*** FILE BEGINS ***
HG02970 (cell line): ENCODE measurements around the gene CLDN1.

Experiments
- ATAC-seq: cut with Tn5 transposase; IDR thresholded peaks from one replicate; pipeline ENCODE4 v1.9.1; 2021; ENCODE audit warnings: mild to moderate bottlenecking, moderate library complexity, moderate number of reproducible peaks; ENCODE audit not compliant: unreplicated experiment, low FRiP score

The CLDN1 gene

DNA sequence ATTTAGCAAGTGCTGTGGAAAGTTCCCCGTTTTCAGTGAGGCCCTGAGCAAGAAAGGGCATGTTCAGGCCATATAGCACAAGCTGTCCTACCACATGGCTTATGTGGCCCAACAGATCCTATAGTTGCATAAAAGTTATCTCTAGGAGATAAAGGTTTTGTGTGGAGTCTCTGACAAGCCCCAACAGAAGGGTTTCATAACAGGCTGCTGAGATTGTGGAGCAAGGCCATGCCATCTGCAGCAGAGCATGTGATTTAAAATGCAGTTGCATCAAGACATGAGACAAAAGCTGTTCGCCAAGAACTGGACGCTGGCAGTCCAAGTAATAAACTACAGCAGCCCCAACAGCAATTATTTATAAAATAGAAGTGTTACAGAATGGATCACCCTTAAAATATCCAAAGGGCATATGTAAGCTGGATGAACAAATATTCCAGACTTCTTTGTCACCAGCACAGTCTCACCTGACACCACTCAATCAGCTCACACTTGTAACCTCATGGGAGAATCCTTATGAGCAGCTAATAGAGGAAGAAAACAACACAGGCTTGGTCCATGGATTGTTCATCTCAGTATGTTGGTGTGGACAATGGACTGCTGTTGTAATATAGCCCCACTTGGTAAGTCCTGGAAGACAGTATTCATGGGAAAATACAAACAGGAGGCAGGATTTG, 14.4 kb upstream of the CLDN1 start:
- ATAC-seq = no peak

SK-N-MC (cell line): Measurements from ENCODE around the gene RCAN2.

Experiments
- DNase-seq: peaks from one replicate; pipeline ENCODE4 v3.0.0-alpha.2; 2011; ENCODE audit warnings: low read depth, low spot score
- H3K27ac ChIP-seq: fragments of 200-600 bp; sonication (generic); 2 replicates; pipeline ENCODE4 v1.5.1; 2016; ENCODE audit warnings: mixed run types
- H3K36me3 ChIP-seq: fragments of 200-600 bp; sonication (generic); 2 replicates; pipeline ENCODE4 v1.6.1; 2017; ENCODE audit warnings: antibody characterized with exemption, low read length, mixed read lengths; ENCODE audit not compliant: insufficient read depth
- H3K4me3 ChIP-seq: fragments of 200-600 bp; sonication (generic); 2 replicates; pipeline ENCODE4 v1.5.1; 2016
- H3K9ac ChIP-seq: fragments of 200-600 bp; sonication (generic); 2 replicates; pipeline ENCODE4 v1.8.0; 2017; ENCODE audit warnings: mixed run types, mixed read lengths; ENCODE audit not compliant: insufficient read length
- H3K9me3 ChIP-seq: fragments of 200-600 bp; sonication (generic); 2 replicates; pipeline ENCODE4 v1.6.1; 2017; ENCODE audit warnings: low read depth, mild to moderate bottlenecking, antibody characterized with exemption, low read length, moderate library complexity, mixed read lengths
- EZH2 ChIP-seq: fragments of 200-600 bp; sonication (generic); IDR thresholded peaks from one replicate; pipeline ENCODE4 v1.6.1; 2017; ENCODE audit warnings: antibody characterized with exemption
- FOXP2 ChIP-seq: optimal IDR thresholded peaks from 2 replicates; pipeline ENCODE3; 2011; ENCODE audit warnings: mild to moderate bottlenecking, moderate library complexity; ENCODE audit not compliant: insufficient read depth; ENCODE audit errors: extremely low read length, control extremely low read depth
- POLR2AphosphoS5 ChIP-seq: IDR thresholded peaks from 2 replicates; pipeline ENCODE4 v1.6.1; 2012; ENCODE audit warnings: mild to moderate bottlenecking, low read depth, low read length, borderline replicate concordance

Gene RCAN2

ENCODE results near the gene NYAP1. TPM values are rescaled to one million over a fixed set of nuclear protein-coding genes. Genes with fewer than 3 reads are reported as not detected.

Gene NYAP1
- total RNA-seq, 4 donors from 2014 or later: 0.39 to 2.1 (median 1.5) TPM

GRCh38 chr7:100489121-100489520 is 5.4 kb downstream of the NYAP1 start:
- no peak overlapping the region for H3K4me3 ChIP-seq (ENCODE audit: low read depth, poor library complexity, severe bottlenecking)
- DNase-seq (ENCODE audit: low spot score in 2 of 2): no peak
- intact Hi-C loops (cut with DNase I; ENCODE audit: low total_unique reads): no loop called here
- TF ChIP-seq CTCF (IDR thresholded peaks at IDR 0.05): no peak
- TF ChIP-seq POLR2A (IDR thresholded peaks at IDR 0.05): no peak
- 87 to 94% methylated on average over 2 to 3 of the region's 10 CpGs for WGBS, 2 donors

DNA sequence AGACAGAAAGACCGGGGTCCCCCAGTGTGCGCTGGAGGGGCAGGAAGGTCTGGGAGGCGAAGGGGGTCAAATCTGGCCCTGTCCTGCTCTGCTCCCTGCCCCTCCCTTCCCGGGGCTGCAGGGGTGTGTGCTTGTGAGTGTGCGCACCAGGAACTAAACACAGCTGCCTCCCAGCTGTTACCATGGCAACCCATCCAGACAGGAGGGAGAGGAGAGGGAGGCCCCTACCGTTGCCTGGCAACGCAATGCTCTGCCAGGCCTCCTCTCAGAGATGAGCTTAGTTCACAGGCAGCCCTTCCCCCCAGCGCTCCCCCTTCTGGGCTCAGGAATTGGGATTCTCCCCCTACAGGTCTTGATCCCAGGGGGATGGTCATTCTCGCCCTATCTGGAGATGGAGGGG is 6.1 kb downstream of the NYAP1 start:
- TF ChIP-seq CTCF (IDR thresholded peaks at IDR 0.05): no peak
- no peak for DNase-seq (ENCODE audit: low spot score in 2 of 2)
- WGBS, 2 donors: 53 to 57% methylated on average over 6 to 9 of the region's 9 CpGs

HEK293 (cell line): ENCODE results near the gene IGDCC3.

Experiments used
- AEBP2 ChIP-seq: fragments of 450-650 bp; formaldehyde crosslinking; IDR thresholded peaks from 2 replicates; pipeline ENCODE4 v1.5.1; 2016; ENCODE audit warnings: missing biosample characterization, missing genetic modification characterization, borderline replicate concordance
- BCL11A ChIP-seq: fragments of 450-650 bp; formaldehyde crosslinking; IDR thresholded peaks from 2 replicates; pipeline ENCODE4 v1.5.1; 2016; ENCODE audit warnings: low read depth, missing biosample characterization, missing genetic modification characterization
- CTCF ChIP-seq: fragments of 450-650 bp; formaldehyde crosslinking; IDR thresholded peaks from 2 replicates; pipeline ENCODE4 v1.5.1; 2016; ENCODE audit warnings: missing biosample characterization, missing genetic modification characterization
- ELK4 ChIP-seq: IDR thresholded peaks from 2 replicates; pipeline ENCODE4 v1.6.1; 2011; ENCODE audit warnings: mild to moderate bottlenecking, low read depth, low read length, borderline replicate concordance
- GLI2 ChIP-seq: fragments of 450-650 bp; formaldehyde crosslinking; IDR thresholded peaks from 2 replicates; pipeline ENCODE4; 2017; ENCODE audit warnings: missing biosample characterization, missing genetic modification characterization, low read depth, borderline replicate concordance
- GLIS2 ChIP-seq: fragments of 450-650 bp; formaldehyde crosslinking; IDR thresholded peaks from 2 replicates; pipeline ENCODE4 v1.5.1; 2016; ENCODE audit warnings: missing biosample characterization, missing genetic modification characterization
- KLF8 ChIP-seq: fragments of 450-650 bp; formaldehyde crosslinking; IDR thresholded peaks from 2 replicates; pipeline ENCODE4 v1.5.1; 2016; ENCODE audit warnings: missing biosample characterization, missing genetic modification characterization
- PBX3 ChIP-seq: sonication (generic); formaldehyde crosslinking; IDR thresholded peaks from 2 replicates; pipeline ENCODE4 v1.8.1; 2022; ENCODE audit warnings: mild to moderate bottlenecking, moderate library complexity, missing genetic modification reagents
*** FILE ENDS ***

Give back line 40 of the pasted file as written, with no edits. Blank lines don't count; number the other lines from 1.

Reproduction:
- GLIS2 ChIP-seq: fragments of 450-650 bp; formaldehyde crosslinking; IDR thresholded peaks from 2 replicates; pipeline ENCODE4 v1.5.1; 2016; ENCODE audit warnings: missing biosample characterization, missing genetic modification characterization